Rameau’s Nephew by Diderot (Thanx to Dennis Young) by Wilma Schoen
dir. Michael Snow | Canada 1974 | 270 min. | 16mm

At turns daunting, clever, perplexing and hilarious, Rameau’s Nephew is a true epic, in its length (four-and-a-half hours), its obsessive creation (Snow speaks of hundreds of notes and jottings that went towards the film’s development), and its ultimate execution (production went on for three years). In a series of twenty-five vignettes, Snow runs his cast—which includes such avant-garde luminaries as Nam June Paik, Joyce Wieland, Chantal Akerman, Jonas Mekas, Annette Michelson, Amy Taubin and P. Adams Sitney— through a series of explorations of sound and language, connecting the syntax of frame and sequence to that of syllable and sentence. With each episode focusing on a particular element of sound (a virtuosic drum solo on a kitchen sink, performers speaking backwards, offscreen voices describing action, an unidentified voice bouncing around a room), Rameau’s Nephew steadily accumulates into an encyclopedic satire worthy of its namesake, its sonic predilections both predicting and lampooning avant-garde cinema’s impending shift from structuralism’s critique of filmic illusionism to the theoretical discourse of the “New Talkie.”

Wednesday, September 30 6:30pm


Short Shave dir. Michael Snow | Canada 1965 | 4 min. | 16mm
To Lavoisier, Who Died in the Reign of Terror dir. Michael Snow | Canada 1991 | 53 min. 16mm

To Lavoisier originated in part from Snow’s attempt to deal with a stockpile of old film rolls that had accumulated over a quarter-century of his filmmaking. Shooting on a wide range of film stocks, Snow filmed a series of sequences of everyday life (breakfast, a bather, a friend reading, two people playing table tennis), often framed from above and accentuated by a slow zoom-in. He then passed the footage on to visual alchemist Carl Brown—who had developed a methodology of hand-processing outside of laboratory specifications and had previously worked with Snow on his own film Condensation of Sensation—who used a variety of techniques to “trouble” the images. The result transforms the quotidian into a dizzying downward spiral, the straightforward realism of the original images giving way to deranged photochemical abstraction via reticulation, bubbles, colour shifts and destroyed emulsion. The film is bookended by images of fire in a nod to its namesake, the eighteenth-century French chemist Antoine Lavoisier, who had used fire to articulate the law of transformation of energy wherein matter is neither created nor destroyed, only transformed.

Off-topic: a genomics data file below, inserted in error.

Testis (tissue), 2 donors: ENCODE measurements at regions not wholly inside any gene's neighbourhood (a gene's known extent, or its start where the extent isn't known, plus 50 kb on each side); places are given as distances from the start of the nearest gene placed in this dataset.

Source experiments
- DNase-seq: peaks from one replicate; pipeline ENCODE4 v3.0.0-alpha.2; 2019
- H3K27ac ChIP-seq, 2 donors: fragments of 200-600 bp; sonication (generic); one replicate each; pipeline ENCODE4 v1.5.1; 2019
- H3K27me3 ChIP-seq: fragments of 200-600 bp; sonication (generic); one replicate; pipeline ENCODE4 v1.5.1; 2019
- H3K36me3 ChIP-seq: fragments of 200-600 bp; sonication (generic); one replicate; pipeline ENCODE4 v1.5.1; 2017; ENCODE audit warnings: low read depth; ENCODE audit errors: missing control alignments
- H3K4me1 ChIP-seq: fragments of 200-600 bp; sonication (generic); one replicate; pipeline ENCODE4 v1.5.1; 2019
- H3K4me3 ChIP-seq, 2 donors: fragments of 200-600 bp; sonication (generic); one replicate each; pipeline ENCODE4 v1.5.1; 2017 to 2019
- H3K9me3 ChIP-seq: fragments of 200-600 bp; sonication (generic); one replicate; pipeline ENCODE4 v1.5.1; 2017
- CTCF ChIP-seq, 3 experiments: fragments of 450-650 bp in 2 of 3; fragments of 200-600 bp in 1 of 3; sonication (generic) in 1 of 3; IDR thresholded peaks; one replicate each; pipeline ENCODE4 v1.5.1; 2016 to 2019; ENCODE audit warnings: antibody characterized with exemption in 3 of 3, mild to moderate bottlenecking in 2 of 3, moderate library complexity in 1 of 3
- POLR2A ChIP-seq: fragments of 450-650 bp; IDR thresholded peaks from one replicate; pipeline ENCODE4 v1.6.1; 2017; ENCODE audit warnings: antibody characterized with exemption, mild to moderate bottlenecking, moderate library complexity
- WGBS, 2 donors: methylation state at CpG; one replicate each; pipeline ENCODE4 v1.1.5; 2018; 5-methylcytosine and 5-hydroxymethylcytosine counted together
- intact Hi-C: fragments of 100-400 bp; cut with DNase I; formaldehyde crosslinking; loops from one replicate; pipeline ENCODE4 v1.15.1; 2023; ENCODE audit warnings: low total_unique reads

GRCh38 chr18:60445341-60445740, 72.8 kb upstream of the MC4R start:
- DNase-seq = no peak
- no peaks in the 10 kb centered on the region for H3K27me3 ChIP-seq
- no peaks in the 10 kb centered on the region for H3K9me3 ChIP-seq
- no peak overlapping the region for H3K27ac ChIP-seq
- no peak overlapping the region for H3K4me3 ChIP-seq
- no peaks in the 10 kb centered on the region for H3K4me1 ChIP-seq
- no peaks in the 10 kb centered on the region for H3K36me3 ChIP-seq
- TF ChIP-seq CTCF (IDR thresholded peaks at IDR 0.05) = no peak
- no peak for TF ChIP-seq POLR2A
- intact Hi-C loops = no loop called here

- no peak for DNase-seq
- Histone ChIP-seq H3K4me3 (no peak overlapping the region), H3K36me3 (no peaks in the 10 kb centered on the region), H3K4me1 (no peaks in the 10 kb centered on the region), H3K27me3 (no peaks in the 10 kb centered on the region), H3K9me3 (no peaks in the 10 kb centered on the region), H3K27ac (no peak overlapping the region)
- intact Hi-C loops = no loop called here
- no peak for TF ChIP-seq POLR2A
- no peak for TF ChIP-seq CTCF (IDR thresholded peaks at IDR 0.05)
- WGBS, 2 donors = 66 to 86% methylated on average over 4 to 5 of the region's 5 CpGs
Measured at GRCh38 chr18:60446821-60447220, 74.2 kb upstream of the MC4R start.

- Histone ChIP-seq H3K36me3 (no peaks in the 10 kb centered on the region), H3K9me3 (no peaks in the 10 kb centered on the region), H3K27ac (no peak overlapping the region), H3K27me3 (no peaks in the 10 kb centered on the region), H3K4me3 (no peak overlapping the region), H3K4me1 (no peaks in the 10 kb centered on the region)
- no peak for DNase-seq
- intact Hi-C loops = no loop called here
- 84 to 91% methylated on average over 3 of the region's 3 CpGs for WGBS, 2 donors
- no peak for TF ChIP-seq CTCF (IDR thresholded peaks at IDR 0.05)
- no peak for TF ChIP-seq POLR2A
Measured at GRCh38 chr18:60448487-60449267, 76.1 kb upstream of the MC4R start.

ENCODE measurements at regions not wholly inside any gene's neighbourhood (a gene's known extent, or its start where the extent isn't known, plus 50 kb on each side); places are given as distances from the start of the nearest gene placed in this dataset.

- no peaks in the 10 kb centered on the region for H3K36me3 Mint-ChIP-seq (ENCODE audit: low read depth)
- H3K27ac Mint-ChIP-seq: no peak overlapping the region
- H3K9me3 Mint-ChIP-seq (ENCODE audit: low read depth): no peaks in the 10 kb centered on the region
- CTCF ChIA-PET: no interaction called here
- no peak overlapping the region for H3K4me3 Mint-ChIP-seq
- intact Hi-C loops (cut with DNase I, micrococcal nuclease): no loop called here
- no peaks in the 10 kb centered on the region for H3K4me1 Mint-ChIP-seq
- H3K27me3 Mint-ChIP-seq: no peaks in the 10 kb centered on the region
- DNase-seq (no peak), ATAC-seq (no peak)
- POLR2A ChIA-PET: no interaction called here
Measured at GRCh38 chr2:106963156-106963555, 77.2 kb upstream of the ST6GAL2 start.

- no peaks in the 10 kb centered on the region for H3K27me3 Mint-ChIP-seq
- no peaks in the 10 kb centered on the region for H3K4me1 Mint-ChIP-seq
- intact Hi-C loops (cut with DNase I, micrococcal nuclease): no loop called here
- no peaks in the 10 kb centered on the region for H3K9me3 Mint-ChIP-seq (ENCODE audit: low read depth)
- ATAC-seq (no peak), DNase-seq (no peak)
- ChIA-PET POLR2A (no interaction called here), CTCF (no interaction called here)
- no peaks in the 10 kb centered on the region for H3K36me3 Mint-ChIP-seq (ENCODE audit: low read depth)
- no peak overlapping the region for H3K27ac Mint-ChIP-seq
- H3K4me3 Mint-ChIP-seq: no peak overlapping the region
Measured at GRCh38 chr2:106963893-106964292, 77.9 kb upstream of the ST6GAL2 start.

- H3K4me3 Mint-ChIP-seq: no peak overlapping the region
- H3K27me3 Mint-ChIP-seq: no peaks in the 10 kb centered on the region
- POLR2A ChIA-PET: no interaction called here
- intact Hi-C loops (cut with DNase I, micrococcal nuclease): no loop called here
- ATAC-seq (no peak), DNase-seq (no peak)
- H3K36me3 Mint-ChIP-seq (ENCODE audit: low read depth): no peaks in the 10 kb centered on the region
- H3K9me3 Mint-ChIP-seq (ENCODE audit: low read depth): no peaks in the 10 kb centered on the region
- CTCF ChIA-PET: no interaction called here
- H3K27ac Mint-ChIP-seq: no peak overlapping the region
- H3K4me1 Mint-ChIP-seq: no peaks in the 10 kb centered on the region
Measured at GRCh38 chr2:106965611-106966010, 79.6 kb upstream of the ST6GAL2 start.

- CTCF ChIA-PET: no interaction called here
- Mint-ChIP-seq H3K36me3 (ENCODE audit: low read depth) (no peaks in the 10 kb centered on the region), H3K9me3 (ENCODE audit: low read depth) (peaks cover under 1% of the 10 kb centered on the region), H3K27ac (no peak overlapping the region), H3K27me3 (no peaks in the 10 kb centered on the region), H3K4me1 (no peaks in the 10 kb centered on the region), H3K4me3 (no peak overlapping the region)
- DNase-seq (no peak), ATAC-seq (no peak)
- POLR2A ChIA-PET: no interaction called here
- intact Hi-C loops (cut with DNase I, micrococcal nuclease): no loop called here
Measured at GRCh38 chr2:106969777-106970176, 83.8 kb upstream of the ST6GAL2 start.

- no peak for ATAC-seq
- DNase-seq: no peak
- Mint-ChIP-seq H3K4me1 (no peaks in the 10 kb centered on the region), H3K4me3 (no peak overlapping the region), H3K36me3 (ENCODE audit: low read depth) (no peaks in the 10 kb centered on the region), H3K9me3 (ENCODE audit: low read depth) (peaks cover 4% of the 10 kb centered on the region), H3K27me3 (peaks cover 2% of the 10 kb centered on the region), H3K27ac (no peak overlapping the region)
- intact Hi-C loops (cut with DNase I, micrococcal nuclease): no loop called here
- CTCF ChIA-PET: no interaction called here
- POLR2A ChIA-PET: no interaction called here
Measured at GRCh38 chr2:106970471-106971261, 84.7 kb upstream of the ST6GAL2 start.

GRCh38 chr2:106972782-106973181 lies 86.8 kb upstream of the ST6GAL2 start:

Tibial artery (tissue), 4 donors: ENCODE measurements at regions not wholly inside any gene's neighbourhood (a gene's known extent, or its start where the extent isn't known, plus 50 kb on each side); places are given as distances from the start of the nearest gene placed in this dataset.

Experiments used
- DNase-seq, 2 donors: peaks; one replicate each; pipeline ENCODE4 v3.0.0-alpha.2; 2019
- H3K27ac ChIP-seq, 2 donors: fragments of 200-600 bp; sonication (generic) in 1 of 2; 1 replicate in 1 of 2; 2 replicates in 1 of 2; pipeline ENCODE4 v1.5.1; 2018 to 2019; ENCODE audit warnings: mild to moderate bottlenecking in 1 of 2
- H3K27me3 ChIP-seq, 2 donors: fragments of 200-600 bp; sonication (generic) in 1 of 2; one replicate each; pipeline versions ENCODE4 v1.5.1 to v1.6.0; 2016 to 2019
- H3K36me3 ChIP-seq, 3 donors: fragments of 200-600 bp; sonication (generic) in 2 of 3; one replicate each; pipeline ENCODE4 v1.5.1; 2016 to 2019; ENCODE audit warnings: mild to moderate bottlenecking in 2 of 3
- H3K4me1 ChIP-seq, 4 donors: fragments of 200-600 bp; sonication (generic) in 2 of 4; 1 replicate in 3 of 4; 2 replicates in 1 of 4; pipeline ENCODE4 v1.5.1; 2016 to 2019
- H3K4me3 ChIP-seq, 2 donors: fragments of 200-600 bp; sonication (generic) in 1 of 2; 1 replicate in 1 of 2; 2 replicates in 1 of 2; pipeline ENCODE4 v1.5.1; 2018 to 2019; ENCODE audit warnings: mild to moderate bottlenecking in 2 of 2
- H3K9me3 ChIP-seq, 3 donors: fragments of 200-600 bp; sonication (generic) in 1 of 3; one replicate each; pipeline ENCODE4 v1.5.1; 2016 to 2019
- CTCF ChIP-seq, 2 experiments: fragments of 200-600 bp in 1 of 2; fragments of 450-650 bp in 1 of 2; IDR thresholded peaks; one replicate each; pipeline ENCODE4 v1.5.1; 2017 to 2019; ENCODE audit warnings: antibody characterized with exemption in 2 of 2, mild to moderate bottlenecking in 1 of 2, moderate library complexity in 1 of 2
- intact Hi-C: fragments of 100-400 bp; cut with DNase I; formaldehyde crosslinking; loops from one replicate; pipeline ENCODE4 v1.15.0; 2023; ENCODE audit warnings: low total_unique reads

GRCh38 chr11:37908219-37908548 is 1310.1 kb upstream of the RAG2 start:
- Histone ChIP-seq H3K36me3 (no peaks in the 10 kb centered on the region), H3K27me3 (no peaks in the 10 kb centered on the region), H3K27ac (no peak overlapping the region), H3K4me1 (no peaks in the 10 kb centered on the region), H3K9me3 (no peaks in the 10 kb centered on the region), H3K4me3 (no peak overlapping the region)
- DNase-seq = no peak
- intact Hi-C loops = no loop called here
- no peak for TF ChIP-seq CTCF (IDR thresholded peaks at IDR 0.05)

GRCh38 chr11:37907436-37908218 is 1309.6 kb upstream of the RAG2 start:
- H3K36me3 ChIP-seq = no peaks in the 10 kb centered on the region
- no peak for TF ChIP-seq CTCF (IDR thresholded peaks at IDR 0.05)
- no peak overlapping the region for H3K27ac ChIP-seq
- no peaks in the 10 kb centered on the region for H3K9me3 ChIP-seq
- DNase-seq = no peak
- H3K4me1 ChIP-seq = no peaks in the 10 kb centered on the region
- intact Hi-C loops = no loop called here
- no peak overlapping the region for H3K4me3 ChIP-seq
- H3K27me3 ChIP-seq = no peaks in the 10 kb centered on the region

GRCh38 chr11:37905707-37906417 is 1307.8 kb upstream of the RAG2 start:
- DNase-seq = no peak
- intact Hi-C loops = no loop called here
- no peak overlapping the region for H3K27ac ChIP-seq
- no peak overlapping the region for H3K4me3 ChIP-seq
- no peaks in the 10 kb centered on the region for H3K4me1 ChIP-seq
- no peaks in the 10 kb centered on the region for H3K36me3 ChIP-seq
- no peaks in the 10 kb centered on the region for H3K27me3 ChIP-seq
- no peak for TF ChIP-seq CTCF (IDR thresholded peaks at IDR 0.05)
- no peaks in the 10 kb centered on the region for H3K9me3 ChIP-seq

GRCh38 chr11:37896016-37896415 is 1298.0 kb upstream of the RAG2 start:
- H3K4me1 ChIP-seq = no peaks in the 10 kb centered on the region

To Lavoisier is preceded by Short Shave, an early short that predates Martin Scorsese’s The Big Shave by two years and is accurately described by Snow as “my worst film.”

Saturday, November 21 1:00pm


A to Z dir. Michael Snow | Canada 1956 | 7 min. | 16mm
*Corpus Callosum dir. Michael Snow | Canada 2002 | 92 min. video

*Corpus Callosum is resolutely ‘artificial’; it not only wants to convince, but also to be a perceived pictorial and musical phenomenon.” —Michael Snow

While Snow had utilized video in earlier films and installations, *Corpus Callosum was his first concerted attempt to explore the possibilities of digital technology. Set primarily in an office building overlooking downtown Toronto, *Corpus Callosum is comprised of a series of tracking shots across the office floor, where workers type away and two characters, a woman in a pink blouse and a man in red pants (who are not always played by the same actors), consistently take centre stage. This simple scenario soon becomes, in Snow’s words, “a tableaux of transformation, a tragi-comedy of the cinematic variables,” as Snow uses the Canadian-made software Houdini (which had previously been employed for such Hollywood features as Apollo 13 and Titanic) to playfully manipulate the images, stretching, inflating, electrocuting, and otherwise mutating the people onscreen in a gleeful dance of digital metamorphosis. In our current age of digital hyperrealism, *Corpus Callosum is a reminder of the delights of the patently artificial.

*Corpus Callosum is preceded by Snow’s first surviving film A to Z, an animation that Snow made off-hours during his employment at future Yellow Submarine director George Dunning’s animation studio.

Sunday, December 13 1:00pm


Snow’s Scene: Michael Snow in Context

Leading Michael Snow scholars Federico Windhausen and Malcolm Turvey discussed the artist’s lasting impact on the fields of film, sound, expanded cinema, and the visuals arts. This Higher Learning event was held on October 16, 2015 at TIFF Bell Lightbox.